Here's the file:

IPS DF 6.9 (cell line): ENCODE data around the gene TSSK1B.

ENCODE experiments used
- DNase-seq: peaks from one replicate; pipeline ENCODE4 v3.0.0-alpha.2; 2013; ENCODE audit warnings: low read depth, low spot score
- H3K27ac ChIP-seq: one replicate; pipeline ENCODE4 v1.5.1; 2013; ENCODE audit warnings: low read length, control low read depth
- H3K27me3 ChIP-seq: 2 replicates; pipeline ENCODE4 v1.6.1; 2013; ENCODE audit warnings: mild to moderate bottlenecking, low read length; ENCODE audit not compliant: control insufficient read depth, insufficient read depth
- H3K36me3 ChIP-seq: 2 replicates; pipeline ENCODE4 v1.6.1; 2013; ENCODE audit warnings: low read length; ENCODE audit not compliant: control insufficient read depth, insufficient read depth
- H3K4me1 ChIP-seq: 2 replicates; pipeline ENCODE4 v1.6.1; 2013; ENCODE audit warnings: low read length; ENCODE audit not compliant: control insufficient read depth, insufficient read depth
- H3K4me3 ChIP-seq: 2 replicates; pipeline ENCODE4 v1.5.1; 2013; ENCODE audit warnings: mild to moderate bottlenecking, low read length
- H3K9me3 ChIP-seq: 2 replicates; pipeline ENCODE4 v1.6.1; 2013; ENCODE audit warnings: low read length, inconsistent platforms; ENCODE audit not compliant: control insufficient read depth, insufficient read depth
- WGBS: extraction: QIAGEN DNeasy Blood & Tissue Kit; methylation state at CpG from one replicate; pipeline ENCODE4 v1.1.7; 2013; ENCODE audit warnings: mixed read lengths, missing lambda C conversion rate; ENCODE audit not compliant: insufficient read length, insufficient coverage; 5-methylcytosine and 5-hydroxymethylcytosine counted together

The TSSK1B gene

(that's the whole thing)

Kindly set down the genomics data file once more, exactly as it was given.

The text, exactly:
IPS DF 6.9 (cell line): ENCODE data around the gene TSSK1B.

ENCODE experiments used
- DNase-seq: peaks from one replicate; pipeline ENCODE4 v3.0.0-alpha.2; 2013; ENCODE audit warnings: low read depth, low spot score
- H3K27ac ChIP-seq: one replicate; pipeline ENCODE4 v1.5.1; 2013; ENCODE audit warnings: low read length, control low read depth
- H3K27me3 ChIP-seq: 2 replicates; pipeline ENCODE4 v1.6.1; 2013; ENCODE audit warnings: mild to moderate bottlenecking, low read length; ENCODE audit not compliant: control insufficient read depth, insufficient read depth
- H3K36me3 ChIP-seq: 2 replicates; pipeline ENCODE4 v1.6.1; 2013; ENCODE audit warnings: low read length; ENCODE audit not compliant: control insufficient read depth, insufficient read depth
- H3K4me1 ChIP-seq: 2 replicates; pipeline ENCODE4 v1.6.1; 2013; ENCODE audit warnings: low read length; ENCODE audit not compliant: control insufficient read depth, insufficient read depth
- H3K4me3 ChIP-seq: 2 replicates; pipeline ENCODE4 v1.5.1; 2013; ENCODE audit warnings: mild to moderate bottlenecking, low read length
- H3K9me3 ChIP-seq: 2 replicates; pipeline ENCODE4 v1.6.1; 2013; ENCODE audit warnings: low read length, inconsistent platforms; ENCODE audit not compliant: control insufficient read depth, insufficient read depth
- WGBS: extraction: QIAGEN DNeasy Blood & Tissue Kit; methylation state at CpG from one replicate; pipeline ENCODE4 v1.1.7; 2013; ENCODE audit warnings: mixed read lengths, missing lambda C conversion rate; ENCODE audit not compliant: insufficient read length, insufficient coverage; 5-methylcytosine and 5-hydroxymethylcytosine counted together

The TSSK1B gene